When I recently had to write a test on international labor law, a key topic was the International Labor Organization. Rather than memorize facts, I drew a picture of a creature which had three heads for each of the sections of the ILO, one with 4 mouths for each of the different delegates. In all, I managed to incorporate a page of notes into one picture.

Learning only needs to be boring because you make it that way.

#5 – Linking (Or How to Remember a Grocery List Without the Paper)

Like pegging, linking is another trick mental magicians use. The idea here is that you form a chain, linking each item in a sequence to the next item. You form these links by imagining bizarre and surreal pictures which combine the two elements.

For a simple list like Milk -> Honey -> Apples, you would need to form a link between milk and honey, which you could imagine a giant cow that had bees which came from its udders instead of milk. For the honey and apples, you could imagine an giant apple beehive swarming with tiny apple seeds.

Like pegging this technique can go far beyond the scope of this article. I’ve used it successfully to remember lists of abstract principles that need to be memorized in a sequence for tests.

#6 – The 5-Year Old Method (Try explaining quantum physics to a first grader)

Most rapid learners know how to simplify an explanation. Obviously, actually explaining your masters thesis to a first grader might be impossible. But the goal is to reduce the complexity, by explaining, breaking down and using analogies, so that someone far below your current academic level could understand it.

If you can teach an idea, you can learn that idea.

#7 – Ambiance Catalysts (Or How Drinking a Pint Can Improve Your Studying)

Cal Newport, wrote about the importance of context [4] when studying. If you lock yourself away in a library to get work done, no wonder you’re going to hate it. If the ambiance is appealing, it can push you to get working.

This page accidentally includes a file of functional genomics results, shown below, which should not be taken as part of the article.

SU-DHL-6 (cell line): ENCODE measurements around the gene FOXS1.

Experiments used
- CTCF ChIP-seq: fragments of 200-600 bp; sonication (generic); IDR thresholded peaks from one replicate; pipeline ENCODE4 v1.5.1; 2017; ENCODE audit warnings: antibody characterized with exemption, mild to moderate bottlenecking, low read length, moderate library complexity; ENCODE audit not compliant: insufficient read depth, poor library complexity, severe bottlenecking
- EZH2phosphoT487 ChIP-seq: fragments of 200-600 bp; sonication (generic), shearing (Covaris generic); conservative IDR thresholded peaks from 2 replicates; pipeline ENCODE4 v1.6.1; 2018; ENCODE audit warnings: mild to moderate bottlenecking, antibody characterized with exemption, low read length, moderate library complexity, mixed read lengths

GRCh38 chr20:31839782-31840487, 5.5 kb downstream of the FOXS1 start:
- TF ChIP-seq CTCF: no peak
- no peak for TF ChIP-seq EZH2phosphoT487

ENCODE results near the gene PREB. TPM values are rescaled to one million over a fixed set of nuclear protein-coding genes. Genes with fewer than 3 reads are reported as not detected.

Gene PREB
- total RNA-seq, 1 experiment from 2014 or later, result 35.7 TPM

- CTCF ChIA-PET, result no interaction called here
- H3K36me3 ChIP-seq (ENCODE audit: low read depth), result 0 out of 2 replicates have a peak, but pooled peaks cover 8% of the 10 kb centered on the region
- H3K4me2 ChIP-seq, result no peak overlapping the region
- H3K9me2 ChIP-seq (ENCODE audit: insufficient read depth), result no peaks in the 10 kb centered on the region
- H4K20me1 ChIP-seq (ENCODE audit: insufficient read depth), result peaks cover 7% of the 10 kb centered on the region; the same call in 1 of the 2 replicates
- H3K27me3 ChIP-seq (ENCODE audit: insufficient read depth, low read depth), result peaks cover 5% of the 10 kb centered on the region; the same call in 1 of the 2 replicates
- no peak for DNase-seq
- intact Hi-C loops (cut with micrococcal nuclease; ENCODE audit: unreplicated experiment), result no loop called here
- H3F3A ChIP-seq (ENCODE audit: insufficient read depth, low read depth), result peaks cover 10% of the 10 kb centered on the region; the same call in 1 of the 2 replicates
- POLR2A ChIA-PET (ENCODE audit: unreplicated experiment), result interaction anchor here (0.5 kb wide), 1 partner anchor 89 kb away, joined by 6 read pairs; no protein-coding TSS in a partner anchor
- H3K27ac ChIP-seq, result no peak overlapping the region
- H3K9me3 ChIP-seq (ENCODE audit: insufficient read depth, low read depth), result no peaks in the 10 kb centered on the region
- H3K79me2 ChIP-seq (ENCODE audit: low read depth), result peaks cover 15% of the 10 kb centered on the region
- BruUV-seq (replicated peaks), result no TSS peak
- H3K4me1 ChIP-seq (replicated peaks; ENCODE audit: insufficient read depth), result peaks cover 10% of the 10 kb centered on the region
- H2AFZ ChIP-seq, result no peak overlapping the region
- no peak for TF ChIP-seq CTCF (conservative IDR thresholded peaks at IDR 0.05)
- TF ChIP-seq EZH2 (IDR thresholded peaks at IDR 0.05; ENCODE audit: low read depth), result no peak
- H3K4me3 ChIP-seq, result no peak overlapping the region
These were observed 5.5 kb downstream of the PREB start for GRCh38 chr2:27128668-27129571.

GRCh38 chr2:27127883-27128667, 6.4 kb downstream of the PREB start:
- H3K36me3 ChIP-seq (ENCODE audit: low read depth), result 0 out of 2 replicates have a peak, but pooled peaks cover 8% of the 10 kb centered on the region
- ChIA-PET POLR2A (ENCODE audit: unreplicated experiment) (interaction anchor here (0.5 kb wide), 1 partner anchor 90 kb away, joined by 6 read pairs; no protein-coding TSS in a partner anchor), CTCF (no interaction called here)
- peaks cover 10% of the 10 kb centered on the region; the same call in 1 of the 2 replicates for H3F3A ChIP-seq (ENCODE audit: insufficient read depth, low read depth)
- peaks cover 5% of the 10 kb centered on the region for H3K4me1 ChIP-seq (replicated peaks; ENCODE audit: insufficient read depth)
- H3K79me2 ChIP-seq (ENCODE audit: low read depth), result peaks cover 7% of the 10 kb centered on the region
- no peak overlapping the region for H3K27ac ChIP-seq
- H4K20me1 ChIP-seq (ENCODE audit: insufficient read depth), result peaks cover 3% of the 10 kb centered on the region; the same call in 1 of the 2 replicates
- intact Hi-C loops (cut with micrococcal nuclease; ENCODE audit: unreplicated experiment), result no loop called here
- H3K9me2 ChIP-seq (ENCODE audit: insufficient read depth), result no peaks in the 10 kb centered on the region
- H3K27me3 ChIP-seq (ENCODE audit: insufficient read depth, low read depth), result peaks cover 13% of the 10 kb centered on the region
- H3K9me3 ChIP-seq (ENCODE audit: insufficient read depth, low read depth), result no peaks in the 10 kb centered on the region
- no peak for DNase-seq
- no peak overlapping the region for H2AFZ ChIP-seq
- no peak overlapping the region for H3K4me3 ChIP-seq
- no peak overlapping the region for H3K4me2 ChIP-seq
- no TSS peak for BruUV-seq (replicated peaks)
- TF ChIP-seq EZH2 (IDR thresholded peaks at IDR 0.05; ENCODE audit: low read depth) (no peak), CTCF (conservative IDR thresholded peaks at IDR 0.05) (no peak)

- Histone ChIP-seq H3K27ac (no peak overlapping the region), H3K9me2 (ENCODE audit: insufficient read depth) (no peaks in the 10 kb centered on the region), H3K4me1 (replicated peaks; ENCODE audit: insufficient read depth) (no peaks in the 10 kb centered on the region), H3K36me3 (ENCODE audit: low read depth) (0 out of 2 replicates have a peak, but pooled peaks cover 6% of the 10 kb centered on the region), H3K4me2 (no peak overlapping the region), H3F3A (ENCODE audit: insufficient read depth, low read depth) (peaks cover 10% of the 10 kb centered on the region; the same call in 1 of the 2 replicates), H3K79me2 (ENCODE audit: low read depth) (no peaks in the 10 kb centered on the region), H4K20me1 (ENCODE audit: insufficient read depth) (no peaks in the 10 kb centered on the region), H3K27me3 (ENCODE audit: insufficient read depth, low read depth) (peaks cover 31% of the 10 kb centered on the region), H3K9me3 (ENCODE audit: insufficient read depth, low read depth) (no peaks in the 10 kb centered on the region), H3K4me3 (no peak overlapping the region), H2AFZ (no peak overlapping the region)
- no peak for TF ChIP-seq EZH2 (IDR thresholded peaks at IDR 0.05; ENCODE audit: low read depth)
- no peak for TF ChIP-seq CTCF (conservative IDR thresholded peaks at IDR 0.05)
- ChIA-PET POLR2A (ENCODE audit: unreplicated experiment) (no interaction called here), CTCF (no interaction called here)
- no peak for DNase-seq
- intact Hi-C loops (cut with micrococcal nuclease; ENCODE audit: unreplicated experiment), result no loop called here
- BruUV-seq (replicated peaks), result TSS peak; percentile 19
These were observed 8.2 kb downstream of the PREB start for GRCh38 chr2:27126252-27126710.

He suggests even going to a quiet bar with your reading material and ordering a beer.How’s that for a more inviting study setting?

#8 – Diagrams (Who said doodling in class was wrong?)

It turns out doodlers perform better [5] in mental retention tests than non-doodlers. I would add even that if the drawings you create in a class are related to the course material, you would probably learn even better.

#9 – Speed Reading (Or How to Read 70 Books in a Year)

Speed reading is less about speed and more about control. Just as racecar driving is more about controlling speed for tight turns, rather than just hitting the accelerator.

If you want to speed read, the basics are:

  1. Use your finger as a pointer to underline the text as you read it. This reduces the impact of saccades and distractions in slowing your reading time.
  2. Practice reading books faster than you can comprehend, by moving your finger faster. This “practice skimming” helps you improve your comprehension at higher reading rates.
  3. Stop subvocalizing. Practice reading faster than you can say the words aloud in your head. Subvocalization can help at slower speeds, but if you require it to read, your top speed will be reduced.

As a quick side-note, Learning on Steroids now has close to 900 people on the pre-launch list. Despite this, I only have room for 100 people when we go live in January. If you want a chance to get in on the program, you better put your name in now [6].

Merry Christmas Everyone!